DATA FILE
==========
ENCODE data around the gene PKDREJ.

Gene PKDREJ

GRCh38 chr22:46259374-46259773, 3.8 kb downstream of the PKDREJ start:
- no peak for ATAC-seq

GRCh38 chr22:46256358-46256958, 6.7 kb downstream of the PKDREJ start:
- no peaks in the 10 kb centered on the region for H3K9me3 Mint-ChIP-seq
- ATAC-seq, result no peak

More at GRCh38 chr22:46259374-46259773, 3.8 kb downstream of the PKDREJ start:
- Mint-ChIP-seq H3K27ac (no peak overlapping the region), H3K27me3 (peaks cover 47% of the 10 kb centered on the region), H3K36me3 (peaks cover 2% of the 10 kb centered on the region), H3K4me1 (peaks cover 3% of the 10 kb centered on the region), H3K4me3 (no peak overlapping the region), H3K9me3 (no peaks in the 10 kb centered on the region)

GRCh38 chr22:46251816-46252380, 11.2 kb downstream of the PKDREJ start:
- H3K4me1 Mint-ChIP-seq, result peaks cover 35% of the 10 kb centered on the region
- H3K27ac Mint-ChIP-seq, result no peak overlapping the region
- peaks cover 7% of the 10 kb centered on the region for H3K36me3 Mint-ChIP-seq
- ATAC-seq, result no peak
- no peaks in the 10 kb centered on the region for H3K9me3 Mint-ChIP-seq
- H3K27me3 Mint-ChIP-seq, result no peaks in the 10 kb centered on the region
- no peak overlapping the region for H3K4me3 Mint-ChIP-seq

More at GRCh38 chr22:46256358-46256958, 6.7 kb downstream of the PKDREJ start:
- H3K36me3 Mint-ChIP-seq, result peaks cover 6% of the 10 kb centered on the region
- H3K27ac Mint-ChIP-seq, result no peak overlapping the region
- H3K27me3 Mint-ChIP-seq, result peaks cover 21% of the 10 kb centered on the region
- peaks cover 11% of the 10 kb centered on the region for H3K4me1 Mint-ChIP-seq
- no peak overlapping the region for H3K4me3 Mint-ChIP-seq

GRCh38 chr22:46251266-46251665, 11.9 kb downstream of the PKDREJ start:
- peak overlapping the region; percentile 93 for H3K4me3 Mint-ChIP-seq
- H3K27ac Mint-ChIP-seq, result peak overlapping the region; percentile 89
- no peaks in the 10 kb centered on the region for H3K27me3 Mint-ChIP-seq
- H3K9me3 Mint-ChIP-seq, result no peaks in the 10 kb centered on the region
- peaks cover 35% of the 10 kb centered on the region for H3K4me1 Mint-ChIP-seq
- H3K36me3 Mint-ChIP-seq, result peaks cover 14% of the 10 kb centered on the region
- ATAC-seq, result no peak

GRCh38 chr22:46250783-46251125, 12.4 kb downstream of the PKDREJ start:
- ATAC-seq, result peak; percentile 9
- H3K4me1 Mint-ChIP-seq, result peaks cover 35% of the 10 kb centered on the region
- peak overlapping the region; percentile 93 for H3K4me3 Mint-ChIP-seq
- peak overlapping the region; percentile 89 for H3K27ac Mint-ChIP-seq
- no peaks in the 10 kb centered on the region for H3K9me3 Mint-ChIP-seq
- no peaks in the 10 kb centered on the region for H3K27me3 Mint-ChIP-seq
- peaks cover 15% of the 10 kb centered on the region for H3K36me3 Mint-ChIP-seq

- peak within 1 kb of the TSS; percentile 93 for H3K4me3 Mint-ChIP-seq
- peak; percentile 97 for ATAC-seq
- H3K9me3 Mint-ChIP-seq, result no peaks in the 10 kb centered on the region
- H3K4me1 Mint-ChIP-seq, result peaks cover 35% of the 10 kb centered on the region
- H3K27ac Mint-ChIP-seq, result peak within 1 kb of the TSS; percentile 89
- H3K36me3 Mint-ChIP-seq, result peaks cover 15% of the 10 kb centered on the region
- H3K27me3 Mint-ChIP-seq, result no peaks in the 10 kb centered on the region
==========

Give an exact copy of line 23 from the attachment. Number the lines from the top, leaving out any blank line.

- no peak overlapping the region for H3K4me3 Mint-ChIP-seq